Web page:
El-Erian to Head Pimco Push into Alternative Investments

A bit more information on the

El-Erian front this morning, with Pimco’s Bill Gross talking

to the Wall Street Journal. The big news is that Pimco seems to be interested

in getting into the alternative investments:

In his newly created role, Mr. El-Erian will help expand the firm’s product

line and increase the role of alternative investments such as hedge funds,

according to Mr. Gross.

This is a massive development for Pimco, which could quite conceivably become

the largest player in the world in the fund-of-funds space. Funds of hedge funds

have historically suffered from the problem that picking a single fund-of-funds

manager is no easier than picking a single hedge fund manager. But if Mohamed

El-Erian is picking funds, and he’s backed up with all the institutional capabilities

of Pimco, then he almost automatically gets onto the shortlist of any potential


There’s also some new information on El-Erian’s remuneration:

Pimco declined to specify Mr. El-Erian’s pay package, though Mr. Gross said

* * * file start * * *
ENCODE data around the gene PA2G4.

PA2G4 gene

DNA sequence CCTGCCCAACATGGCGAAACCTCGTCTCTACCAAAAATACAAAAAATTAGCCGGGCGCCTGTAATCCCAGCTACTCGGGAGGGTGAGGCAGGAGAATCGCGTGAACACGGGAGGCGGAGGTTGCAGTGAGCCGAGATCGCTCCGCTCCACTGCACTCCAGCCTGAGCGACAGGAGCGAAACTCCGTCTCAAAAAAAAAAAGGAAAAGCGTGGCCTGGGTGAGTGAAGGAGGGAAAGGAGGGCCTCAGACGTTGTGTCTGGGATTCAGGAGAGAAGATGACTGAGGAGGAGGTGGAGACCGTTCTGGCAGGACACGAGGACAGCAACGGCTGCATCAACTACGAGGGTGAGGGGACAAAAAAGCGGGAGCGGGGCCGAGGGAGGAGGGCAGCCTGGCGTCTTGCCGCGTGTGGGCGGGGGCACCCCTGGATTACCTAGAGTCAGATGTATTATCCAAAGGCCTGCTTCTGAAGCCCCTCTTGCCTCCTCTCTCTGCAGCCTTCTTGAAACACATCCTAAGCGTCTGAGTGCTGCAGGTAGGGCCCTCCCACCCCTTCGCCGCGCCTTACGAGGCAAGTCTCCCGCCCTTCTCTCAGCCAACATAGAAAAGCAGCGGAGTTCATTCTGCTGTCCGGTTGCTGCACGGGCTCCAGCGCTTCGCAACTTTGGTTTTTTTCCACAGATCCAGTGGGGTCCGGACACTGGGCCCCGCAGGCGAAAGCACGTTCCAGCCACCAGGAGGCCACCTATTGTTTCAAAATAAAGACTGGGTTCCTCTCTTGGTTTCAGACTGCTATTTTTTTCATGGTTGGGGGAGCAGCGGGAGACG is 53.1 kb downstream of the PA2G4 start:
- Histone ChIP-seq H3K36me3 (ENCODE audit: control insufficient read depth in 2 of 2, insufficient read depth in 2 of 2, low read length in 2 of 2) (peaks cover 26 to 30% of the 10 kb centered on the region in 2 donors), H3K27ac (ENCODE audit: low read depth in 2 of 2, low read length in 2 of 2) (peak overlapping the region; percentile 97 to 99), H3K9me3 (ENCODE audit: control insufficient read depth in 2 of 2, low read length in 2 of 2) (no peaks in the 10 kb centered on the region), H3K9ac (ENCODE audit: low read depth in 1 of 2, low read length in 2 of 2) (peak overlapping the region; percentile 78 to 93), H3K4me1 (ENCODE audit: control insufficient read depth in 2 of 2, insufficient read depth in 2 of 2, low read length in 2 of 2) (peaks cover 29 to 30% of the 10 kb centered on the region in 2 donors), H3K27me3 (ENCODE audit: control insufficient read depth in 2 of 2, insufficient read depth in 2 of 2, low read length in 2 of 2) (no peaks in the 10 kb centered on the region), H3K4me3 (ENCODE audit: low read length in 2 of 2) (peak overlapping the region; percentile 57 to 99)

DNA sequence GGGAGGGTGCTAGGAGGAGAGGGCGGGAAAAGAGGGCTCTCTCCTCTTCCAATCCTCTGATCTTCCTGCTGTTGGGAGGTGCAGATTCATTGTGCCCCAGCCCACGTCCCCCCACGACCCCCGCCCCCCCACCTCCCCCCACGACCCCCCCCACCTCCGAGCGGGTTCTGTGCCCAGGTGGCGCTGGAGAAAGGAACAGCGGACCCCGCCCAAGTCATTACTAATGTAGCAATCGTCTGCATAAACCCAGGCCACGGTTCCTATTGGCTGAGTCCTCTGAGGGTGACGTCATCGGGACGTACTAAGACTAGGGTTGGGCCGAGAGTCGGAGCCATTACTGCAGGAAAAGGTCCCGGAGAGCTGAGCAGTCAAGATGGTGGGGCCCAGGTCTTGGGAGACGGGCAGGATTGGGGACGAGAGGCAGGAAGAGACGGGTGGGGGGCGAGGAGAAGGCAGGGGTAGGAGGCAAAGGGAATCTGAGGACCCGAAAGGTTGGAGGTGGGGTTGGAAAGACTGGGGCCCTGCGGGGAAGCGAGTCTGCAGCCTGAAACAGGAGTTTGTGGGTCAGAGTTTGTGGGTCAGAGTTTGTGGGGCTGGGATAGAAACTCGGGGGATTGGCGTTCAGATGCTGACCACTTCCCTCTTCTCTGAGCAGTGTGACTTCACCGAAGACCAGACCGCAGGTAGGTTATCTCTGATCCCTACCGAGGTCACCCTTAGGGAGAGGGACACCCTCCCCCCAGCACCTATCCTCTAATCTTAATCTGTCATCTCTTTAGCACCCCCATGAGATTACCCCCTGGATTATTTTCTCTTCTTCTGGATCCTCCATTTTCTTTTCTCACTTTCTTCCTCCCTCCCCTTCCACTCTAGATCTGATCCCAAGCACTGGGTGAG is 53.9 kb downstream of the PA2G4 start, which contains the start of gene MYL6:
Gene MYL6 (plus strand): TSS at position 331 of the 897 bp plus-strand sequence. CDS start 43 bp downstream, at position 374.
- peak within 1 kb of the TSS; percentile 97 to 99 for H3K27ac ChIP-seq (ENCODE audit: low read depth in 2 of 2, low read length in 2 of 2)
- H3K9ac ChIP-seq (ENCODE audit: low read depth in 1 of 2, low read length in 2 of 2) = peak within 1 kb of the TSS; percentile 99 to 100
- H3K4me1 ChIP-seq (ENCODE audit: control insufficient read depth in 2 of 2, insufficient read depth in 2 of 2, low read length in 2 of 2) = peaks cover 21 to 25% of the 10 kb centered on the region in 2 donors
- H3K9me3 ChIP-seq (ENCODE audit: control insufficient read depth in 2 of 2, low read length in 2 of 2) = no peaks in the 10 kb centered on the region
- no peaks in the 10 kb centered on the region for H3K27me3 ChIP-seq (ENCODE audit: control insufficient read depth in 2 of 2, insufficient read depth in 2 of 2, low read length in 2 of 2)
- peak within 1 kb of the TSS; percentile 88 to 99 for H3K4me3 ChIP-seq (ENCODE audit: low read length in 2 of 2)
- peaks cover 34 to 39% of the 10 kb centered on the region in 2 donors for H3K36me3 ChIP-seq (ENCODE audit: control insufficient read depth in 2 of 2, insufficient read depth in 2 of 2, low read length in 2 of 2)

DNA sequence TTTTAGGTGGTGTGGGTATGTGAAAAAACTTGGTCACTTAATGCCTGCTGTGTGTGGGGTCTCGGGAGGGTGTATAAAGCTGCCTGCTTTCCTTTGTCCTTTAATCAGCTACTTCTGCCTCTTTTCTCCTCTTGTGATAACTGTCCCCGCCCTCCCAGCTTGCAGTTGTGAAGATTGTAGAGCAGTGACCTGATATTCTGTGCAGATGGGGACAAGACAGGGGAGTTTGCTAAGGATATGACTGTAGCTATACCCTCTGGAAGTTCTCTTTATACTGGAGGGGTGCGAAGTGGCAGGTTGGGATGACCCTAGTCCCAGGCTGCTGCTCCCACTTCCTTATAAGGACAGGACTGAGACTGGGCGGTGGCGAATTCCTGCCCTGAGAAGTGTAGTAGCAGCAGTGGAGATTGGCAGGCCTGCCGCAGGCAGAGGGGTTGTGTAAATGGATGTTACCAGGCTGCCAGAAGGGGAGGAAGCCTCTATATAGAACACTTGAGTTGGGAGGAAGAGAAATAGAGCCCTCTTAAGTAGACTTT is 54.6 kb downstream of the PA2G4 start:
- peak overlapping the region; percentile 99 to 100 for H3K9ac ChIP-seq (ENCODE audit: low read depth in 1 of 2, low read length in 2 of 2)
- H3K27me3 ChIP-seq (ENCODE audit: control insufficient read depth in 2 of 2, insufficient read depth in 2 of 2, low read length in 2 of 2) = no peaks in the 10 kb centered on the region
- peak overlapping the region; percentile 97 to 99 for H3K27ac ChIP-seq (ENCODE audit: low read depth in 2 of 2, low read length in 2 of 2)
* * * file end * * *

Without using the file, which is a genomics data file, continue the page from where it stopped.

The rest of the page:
it would be on par with the compensation he enjoyed during his initial time


Mr. Gross said that Mr. El-Erian’s experience at Harvard, where he was president

and CEO of Harvard Management, "filled in his resume" in a way that

made the new position at Pimco possible.

I don’t really understand this. El-Erian was first and foremost a fund manager

when he was at Pimco; he had very little in the way of the kind of operational

responsibility that he had as CEO of Harvard Management Corporation. That experience

has now qualified him for the co-CEO job. What’s more, his stellar returns in

the non-fixed-income space have qualified him to lead Pimco’s push into that

market, and have served as a proof-of-concept that bond-fund managers can successfully

invest in other asset classes as well.

In other words, El-Erian is now vastly more valuable to Pimco than he was when

he left, and has a much more important job title. So I’m not entirely convinced

that his pay package won’t have gone up substantially. Maybe it’s just very

back-loaded with a percentage of alternative funds under management if and when

they arrive.

El-Erian didn’t talk to the WSJ, but he did apparently talk to Latin Finance,

which reports in its daily email that he told them he made the move "to

rejoin my personal and professional families." Is that a hint that he felt

more at home at Pimco than he does at Harvard?

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